Gravity: noun. 1. In Physics, the natural force of attraction exerted by a celestial body, such as Earth, upon objects at or near its surface. 2. Grave consequence, seriousness or importance. 3. Solemnity or dignity of manner. This film, all three.
When I was in the Media Arts program at USC, my major cohort and I had two categories for motion pictures, movies and films. Movies are roller coaster rides, like “Star Wars.” Films are in-depth works of art, like “2001: A Space Odyssey.” “Gravity” is a film-movie, easily the best thing I have seen all year, even for several years. It is true science-fiction. Fiction only because it is not true, but the science is as real as it can get in the telling of a fictional story.
I will not discuss the plot. There is so little that I would wish to spoil for anyone. I will only say that it is very well conceived and written. It is, at once, a compelling, personal story as well as a grand overview of real world space exploration. It will take your breath away, and make you pant, and tear and feel good. All strings are plucked appropriately.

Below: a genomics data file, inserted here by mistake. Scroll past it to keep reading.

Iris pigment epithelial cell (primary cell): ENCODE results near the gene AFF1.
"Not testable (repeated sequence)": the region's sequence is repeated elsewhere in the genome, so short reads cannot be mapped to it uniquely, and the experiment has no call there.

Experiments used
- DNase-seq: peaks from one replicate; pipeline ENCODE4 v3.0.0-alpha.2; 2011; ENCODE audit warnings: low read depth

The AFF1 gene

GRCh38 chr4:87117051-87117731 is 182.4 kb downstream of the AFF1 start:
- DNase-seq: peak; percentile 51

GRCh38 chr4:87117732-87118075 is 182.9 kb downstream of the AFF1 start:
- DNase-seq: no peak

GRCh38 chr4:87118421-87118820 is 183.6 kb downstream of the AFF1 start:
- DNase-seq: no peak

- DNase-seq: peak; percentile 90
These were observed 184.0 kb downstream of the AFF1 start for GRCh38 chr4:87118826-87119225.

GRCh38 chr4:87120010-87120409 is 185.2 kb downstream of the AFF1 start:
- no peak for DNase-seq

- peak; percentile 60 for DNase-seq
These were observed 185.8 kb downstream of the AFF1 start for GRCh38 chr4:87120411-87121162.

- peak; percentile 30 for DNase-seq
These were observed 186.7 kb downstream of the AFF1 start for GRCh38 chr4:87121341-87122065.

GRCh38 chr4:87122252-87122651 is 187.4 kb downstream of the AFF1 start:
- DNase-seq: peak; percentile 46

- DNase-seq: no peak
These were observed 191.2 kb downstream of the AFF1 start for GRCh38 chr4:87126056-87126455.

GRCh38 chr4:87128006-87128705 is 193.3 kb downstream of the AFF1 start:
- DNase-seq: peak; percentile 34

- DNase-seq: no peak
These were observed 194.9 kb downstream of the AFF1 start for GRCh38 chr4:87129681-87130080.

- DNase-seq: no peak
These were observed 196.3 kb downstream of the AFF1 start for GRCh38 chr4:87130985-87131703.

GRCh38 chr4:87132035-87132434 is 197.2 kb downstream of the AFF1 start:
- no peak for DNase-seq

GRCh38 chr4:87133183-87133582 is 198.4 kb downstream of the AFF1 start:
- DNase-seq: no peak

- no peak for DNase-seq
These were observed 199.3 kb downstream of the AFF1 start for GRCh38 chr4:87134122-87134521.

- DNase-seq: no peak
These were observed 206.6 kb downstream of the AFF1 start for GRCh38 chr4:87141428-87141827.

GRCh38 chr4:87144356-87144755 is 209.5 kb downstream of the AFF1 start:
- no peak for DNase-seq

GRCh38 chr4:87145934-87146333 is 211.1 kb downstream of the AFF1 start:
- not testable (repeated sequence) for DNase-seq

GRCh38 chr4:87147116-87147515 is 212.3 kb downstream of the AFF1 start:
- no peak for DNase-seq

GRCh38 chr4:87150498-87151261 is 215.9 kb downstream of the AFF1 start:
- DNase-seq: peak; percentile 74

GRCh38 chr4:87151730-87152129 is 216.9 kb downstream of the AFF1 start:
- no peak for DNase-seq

When I saw the previews, the casting choices of Sandra Bullock and George Clooney for a real science fiction film seemed odd. The reality is that they were absolutely perfect. Ms. Bullock will never again be “Miss. Congeniality.” Those days are over. This film moves her to a new place and will mark the rest of her career, and rightfully so. Mr. Clooney is natural and connects in an amazing way. They say that when the art is done perfectly, you do not see it. You do not see any acting in this film.
The direction is flawless. The editing is seamless. The visual effects are breathtaking. The musical score and sound editing are a director’s dreams.
There is not one thing I can pick at.
A strongly suggested ticket. I suggest the 3D glasses, but if you need to save the three bucks, then go see it in 2D rather than not see it at all.